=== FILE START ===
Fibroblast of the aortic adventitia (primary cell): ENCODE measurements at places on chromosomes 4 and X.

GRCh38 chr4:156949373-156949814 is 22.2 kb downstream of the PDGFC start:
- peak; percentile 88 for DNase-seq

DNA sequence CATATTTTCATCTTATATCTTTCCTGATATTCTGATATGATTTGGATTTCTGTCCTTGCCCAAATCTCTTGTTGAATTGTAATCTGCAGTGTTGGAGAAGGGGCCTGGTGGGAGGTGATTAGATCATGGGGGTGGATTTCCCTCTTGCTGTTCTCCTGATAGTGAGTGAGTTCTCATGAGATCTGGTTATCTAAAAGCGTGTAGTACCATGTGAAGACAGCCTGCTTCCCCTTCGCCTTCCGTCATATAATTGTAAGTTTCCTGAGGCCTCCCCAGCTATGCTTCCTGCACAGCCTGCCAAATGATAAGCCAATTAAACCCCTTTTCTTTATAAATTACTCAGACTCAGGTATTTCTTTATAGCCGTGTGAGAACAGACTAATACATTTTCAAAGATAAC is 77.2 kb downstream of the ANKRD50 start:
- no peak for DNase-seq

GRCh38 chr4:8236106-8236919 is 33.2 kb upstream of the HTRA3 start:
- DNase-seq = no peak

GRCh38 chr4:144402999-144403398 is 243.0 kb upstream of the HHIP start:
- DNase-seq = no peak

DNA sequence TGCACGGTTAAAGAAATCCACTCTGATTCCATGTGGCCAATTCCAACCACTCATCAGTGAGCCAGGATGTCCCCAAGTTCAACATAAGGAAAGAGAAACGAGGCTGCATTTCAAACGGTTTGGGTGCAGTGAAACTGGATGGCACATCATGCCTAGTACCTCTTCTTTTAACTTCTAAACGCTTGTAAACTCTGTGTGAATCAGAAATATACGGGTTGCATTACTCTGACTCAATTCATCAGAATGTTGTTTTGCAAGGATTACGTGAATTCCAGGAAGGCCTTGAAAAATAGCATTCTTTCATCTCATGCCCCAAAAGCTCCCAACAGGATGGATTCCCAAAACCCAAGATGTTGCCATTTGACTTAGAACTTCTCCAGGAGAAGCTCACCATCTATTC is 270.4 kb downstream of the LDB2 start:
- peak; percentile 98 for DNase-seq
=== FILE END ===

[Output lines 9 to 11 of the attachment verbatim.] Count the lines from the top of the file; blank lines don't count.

- DNase-seq = no peak

DNA sequence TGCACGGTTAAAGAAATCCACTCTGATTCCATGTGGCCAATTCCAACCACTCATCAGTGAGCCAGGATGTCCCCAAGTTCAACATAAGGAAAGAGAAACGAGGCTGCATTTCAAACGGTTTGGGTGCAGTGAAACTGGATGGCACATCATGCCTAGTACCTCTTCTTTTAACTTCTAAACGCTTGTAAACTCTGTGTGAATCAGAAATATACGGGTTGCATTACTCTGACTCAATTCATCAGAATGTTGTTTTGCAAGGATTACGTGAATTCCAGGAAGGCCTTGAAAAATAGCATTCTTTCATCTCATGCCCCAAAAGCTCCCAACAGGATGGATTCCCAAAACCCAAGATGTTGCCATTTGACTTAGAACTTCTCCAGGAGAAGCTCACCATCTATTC is 270.4 kb downstream of the LDB2 start:
- peak; percentile 98 for DNase-seq